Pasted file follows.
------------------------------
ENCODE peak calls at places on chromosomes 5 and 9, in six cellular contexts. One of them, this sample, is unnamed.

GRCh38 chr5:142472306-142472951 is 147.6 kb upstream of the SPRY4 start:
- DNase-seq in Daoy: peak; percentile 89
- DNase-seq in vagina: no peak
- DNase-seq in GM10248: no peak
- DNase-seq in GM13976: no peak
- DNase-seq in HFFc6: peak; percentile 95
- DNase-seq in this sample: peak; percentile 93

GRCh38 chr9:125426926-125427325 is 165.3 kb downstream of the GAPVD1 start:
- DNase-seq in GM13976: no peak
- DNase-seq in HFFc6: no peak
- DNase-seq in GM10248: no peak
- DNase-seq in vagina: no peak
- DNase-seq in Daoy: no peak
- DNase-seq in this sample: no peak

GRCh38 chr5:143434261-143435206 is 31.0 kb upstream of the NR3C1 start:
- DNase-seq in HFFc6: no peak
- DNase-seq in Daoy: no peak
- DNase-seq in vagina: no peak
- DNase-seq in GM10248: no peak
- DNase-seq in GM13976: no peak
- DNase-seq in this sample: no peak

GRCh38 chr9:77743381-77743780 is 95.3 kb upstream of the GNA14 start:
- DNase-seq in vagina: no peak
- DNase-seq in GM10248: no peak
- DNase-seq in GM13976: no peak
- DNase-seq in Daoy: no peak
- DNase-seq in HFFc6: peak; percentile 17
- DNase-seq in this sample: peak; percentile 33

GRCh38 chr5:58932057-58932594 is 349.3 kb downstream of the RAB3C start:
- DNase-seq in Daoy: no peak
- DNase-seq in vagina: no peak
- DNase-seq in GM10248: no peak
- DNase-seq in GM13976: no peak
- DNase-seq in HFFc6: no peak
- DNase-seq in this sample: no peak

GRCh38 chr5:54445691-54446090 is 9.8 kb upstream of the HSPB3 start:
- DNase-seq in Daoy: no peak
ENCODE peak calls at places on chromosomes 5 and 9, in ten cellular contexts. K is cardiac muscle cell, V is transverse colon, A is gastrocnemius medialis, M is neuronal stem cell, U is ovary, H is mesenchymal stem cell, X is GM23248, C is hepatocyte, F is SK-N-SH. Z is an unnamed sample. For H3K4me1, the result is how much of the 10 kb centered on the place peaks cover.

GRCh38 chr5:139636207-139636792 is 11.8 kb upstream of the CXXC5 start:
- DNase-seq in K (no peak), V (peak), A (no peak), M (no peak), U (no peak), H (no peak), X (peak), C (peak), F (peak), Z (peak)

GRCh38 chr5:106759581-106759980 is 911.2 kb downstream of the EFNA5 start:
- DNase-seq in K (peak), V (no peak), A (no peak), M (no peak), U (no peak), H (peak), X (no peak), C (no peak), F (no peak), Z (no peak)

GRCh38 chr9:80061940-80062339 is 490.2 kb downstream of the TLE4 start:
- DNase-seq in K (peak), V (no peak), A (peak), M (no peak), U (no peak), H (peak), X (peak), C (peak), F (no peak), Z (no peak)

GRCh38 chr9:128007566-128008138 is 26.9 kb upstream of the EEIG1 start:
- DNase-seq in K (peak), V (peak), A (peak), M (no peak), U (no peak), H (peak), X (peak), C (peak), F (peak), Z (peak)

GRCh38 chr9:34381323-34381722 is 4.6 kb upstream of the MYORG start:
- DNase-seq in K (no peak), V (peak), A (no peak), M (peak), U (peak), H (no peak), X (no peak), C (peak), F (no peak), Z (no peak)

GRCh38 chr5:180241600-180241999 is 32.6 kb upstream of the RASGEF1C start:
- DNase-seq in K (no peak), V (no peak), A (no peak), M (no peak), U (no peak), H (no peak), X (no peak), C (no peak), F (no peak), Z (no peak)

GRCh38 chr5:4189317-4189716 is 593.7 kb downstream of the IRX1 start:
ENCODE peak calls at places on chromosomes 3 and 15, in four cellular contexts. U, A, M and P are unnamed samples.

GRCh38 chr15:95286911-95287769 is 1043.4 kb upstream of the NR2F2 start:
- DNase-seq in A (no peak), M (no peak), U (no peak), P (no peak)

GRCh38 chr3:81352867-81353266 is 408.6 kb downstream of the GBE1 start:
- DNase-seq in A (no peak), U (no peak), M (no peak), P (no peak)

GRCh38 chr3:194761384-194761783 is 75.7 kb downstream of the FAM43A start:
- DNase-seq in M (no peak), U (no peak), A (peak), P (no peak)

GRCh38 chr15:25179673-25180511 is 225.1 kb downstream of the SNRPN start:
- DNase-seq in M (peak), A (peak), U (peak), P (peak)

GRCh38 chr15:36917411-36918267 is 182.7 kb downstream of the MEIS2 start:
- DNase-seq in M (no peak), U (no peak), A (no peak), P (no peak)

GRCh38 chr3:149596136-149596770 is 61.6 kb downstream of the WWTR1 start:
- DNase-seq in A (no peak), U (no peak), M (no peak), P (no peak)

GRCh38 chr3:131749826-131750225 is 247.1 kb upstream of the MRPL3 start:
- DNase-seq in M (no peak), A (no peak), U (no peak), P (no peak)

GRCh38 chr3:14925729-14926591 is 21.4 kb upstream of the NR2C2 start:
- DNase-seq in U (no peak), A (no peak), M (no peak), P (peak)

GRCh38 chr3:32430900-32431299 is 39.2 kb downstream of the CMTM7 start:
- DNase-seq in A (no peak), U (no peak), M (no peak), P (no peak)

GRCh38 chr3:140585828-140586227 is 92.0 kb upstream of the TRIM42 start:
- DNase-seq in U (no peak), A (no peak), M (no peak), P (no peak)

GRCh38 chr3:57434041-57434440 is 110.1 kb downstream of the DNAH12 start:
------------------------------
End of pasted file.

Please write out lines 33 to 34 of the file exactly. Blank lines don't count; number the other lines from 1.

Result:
- DNase-seq in GM10248: no peak
- DNase-seq in GM13976: no peak